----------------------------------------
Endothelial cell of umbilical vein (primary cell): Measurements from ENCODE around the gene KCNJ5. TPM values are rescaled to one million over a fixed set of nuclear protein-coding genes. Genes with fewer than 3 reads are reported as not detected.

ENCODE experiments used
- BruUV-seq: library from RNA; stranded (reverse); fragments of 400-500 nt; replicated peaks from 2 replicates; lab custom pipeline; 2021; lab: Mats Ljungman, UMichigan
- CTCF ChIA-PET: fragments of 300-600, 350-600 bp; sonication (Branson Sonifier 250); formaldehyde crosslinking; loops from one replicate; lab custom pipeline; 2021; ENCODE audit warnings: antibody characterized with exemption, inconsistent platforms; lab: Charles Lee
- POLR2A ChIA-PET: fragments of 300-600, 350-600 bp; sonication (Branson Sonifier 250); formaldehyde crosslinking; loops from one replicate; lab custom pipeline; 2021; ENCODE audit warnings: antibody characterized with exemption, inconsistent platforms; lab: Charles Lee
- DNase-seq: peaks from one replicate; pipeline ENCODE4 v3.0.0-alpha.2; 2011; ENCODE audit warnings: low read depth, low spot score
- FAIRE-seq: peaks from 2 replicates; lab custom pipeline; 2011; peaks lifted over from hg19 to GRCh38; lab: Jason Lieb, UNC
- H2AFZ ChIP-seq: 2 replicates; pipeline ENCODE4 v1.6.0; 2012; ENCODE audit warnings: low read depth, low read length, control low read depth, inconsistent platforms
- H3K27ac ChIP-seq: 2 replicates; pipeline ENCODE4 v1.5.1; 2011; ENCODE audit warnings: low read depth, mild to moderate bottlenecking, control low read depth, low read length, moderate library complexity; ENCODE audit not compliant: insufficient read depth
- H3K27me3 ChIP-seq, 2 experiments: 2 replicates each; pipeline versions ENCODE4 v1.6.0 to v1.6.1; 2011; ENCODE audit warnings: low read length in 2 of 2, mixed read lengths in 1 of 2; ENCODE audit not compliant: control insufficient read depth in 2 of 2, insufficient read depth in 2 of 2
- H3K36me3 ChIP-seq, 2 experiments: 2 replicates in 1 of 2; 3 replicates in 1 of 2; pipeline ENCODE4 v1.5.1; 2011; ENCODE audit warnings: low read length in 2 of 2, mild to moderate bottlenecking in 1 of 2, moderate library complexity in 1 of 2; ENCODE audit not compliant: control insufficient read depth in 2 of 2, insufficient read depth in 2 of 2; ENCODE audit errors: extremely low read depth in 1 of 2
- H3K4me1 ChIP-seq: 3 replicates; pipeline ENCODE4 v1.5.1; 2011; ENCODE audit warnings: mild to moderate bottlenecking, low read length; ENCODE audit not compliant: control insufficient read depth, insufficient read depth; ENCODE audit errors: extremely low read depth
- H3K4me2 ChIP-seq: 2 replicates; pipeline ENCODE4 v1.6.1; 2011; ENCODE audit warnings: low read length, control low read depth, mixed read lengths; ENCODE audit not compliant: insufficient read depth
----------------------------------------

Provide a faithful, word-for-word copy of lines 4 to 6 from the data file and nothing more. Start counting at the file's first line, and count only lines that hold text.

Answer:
- CTCF ChIA-PET: fragments of 300-600, 350-600 bp; sonication (Branson Sonifier 250); formaldehyde crosslinking; loops from one replicate; lab custom pipeline; 2021; ENCODE audit warnings: antibody characterized with exemption, inconsistent platforms; lab: Charles Lee
- POLR2A ChIA-PET: fragments of 300-600, 350-600 bp; sonication (Branson Sonifier 250); formaldehyde crosslinking; loops from one replicate; lab custom pipeline; 2021; ENCODE audit warnings: antibody characterized with exemption, inconsistent platforms; lab: Charles Lee
- DNase-seq: peaks from one replicate; pipeline ENCODE4 v3.0.0-alpha.2; 2011; ENCODE audit warnings: low read depth, low spot score